Although the Government is armed with a detailed report from the Securities and Exchange Board of India (Sebi), there is a lull in the investigation and it is almost as though all the investigative agencies are waiting for a signal from the Joint Parliamentary Committee about the seriousness of their probe. If it is indeed restricted to post March 3, 2001, then it’s celebration time, because everybody goes Scot-free and can begin to plan their next ‘operation’. In fact there are reports that Kolkata brokers who have lost a couple of thousand crores during the payment crisis are even willing to square off their dues for a payment of a couple of hundred crores of rupees. With that capital, they hope to ‘play’ the market again and recover their losses.
In Mumbai, some of the entities linked to the leading bull operator are on a damage control spree, which is in the form of a poison pill. Two of their brokerage firms have allegedly juggled their books to show huge losses, almost closed down their operations and virtually turned the companies into shells. Anticipating regulatory action, they have simply withdrawn their funds and transferred all valuable assets out of the companies. If that were not all, one of them is preparing for future business — it is all set to buy a brokerage membership through a new corporate entity.
Short staffed or selective?
SEBI officers refuse to buy the official claim to the Joint Parliamentary Committee that it was handicapped by a staff shortage in key areas such as supervision. Confidential sources point out that two division chiefs in the investigation department —Usha Narayanan and Suresh Menon —have not yet been given charge of any of the scam cases. Ironically, after all the song and dance by the finance ministry about not granting extensions to deputationists into Sebi, it has allowed the regulator to bring in three more deputationists each with terms of six months, one year and a little longer respectively.
The policy issue
The Comptroller and Auditor General (CAG) has already passed strictures against Sebi’s lack of HRD policies, but even the CAG has probably ignored the history of Sebi’s organisational discontent. Sebi employees first protested against recruitment and promotional policies in 1995. At that time, two executives — PC Singh and JN Gupta — had led an open protest following which the chairman, says staffers, had ‘promised in writing’ that no more persons would be brought on deputation. But Gupta and Singh left Sebi and the commitment was forgotten. In 1997 there was a black band protest against the plan to induct a powerfully connected IRS employee. The appointment was dropped and there were fresh assurances that there would be no new deputationists. Later the finance ministry got into the act, and some strong letters were apparently exchanged between Shankar Acharya, the ministry nominee on the Sebi board and the regulatory. Again, nothing happened. But resentment is simmering hot again and if angry murmurs are to be believed, there may be some public embarrassment in the offing.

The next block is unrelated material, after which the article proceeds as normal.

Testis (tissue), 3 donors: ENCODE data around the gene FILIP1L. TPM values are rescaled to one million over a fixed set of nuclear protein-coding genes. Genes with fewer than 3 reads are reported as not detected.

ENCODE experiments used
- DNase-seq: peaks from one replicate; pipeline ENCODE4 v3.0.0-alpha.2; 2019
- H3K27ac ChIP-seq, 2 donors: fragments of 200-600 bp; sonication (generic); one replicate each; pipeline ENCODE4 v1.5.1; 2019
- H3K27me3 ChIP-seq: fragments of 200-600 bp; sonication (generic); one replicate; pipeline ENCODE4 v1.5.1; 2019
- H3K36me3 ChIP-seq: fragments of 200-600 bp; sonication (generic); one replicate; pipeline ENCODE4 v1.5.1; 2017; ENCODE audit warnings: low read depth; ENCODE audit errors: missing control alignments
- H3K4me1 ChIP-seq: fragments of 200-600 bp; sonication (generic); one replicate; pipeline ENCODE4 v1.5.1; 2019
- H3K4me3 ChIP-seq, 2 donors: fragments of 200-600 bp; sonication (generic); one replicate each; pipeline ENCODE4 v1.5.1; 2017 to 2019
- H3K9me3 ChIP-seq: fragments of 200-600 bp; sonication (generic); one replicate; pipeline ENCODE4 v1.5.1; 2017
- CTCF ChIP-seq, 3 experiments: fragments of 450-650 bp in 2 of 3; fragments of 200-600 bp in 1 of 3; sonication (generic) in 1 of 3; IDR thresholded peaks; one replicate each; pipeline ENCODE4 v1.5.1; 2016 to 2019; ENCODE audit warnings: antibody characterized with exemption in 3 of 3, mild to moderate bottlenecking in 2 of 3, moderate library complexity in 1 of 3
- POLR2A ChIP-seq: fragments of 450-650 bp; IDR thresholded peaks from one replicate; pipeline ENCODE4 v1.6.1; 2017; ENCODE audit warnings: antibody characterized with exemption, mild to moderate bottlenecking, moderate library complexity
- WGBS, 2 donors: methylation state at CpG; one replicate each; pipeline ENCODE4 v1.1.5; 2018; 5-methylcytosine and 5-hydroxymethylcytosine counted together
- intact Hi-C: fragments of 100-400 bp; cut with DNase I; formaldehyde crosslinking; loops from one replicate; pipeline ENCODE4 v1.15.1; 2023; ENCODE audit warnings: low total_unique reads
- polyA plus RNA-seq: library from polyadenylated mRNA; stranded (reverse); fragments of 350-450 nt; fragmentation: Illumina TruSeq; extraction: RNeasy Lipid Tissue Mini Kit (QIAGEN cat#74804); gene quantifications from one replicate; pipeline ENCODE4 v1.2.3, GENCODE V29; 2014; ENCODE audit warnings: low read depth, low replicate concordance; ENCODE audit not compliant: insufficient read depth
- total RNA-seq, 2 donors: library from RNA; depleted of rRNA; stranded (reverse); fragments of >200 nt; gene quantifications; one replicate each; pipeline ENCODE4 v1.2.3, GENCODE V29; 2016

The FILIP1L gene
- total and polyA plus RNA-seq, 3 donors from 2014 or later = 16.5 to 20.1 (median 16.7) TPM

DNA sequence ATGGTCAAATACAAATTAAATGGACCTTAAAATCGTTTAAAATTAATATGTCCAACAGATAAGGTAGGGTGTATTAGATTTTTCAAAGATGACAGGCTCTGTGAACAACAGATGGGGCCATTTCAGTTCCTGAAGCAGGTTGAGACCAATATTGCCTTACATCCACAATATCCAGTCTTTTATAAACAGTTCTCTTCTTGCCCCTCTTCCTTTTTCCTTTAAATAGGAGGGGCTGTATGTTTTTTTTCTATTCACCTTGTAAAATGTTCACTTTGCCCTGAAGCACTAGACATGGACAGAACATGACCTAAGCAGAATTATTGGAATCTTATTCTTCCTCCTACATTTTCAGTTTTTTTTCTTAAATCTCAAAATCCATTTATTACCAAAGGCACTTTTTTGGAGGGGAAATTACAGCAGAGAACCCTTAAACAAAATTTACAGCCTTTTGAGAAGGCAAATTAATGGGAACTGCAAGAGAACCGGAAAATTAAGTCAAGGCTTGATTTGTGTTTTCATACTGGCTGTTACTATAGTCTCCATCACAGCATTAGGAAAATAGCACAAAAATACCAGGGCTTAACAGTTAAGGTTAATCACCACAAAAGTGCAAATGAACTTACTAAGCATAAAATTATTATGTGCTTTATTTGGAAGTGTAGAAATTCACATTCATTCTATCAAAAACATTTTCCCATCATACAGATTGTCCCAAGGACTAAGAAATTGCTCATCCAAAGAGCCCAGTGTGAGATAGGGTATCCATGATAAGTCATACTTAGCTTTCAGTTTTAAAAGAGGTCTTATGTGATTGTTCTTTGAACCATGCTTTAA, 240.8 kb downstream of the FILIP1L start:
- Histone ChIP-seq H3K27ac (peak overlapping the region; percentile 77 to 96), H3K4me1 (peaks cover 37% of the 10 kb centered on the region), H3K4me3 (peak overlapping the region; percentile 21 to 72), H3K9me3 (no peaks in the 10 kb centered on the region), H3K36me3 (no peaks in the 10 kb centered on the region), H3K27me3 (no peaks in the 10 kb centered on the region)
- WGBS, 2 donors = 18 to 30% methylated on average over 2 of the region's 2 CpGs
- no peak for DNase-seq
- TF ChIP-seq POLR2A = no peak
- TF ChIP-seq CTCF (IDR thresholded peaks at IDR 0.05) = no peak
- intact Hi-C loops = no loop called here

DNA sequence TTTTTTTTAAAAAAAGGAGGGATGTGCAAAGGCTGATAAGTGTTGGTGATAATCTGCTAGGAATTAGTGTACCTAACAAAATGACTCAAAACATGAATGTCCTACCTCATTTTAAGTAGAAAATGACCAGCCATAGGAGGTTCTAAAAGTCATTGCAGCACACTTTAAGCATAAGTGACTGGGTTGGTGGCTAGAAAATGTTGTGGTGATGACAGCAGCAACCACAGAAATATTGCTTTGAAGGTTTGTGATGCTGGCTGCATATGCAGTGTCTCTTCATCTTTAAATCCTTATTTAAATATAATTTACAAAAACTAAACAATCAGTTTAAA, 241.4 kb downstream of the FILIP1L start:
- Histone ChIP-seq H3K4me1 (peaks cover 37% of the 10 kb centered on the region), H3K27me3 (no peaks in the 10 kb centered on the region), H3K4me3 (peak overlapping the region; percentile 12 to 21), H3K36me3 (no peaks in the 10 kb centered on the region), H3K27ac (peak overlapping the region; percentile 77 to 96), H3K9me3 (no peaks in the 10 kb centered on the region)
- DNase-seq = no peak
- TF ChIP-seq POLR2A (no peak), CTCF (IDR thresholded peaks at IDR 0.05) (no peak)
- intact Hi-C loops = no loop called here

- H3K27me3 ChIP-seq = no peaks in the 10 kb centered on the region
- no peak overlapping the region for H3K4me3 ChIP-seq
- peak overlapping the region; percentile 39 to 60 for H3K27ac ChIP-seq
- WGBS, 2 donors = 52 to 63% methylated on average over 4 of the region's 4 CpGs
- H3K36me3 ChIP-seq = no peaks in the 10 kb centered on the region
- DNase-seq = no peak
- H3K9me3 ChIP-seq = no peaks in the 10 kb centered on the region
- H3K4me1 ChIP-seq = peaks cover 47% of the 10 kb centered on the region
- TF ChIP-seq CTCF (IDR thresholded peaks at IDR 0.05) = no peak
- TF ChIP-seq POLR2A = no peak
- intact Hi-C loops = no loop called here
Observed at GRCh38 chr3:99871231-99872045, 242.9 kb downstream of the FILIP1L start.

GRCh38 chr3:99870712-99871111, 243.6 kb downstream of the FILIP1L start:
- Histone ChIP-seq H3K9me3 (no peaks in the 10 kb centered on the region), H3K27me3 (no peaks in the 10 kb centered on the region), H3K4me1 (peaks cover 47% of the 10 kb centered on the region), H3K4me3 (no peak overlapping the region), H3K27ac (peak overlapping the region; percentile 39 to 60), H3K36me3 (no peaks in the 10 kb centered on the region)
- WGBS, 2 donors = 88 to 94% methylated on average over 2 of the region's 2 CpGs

Credit Suisse First Boston (CSFB) which has been banned from stock broking and is being investigated for its close links to Ketan Parekh got a slight reprieve from the Sebi on one count of illegal stock lending, last week. But its global woes are mounting. The latest Economist reports that CSFB was deemed to have broken New Zealand stock exchange rules in a takeover scrap for Montana, a big wine maker and its now defunct Japanese derivatives business broke securities laws and, in America, it is undergoing investigations linked to rigged initial public offerings.
Seminars on options and futures trading are all the rage today. Brokers and investors are flocking to learn the new game and the BSE is even conducting a seminar to educate the media on derivatives trading. But as far as market share goes, there is absolutely no competition between the NSE and the BSE anymore. The NSE has cornered a 90 per cent share of the market while a rudderless BSE is probably far too busy protecting the bourse journalists and filing police complaints against them.
Waking up to futures
Online derivatives.com has good reason to sneer at the media. After ignoring the market for almost a year and carrying error-ridden data, the leading newspaper is waking up to Futures forecasting on the eve of a full year of their existence, it says. Futures trading began on June 9 last year. But the site is magnanimous too. That the media has finally woken up is good news, it says, because this will only lead to more discussion, awareness and streamlining of products, quotes and data.